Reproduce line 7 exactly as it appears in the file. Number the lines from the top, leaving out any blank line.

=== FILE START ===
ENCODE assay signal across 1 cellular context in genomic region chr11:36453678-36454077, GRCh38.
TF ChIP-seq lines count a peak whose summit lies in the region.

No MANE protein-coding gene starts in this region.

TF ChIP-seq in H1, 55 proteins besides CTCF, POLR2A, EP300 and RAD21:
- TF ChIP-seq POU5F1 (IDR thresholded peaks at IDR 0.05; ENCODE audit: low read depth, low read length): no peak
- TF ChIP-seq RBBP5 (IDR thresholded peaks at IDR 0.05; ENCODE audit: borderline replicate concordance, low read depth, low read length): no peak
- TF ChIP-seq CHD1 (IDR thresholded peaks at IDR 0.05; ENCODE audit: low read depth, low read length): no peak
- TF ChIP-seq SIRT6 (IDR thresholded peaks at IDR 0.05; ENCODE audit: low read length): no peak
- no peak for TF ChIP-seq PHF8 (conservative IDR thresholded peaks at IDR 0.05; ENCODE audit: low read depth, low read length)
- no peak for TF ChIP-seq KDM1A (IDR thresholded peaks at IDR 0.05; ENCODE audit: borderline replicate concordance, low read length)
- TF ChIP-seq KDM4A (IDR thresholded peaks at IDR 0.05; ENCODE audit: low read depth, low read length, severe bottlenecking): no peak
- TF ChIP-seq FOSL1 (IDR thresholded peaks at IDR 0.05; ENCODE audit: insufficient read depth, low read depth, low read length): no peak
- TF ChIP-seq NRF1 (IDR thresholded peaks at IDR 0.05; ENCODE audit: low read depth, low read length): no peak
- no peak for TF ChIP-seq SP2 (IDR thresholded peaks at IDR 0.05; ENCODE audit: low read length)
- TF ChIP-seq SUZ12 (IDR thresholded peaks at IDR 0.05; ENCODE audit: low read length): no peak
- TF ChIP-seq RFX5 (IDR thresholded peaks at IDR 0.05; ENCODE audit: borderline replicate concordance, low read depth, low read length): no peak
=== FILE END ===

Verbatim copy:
- TF ChIP-seq CHD1 (IDR thresholded peaks at IDR 0.05; ENCODE audit: low read depth, low read length): no peak